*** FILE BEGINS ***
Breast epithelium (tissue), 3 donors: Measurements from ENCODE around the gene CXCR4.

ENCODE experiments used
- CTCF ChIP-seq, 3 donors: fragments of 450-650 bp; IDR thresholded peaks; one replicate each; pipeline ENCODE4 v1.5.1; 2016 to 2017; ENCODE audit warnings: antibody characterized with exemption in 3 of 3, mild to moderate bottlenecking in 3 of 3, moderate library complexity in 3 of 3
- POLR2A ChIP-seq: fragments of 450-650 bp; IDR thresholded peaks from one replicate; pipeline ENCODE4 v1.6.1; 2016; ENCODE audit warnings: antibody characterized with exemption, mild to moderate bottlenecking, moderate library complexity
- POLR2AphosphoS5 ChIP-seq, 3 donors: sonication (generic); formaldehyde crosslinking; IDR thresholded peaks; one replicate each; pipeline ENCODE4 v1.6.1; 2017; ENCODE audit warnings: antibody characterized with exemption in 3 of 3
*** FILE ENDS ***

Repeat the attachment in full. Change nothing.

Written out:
Breast epithelium (tissue), 3 donors: Measurements from ENCODE around the gene CXCR4.

ENCODE experiments used
- CTCF ChIP-seq, 3 donors: fragments of 450-650 bp; IDR thresholded peaks; one replicate each; pipeline ENCODE4 v1.5.1; 2016 to 2017; ENCODE audit warnings: antibody characterized with exemption in 3 of 3, mild to moderate bottlenecking in 3 of 3, moderate library complexity in 3 of 3
- POLR2A ChIP-seq: fragments of 450-650 bp; IDR thresholded peaks from one replicate; pipeline ENCODE4 v1.6.1; 2016; ENCODE audit warnings: antibody characterized with exemption, mild to moderate bottlenecking, moderate library complexity
- POLR2AphosphoS5 ChIP-seq, 3 donors: sonication (generic); formaldehyde crosslinking; IDR thresholded peaks; one replicate each; pipeline ENCODE4 v1.6.1; 2017; ENCODE audit warnings: antibody characterized with exemption in 3 of 3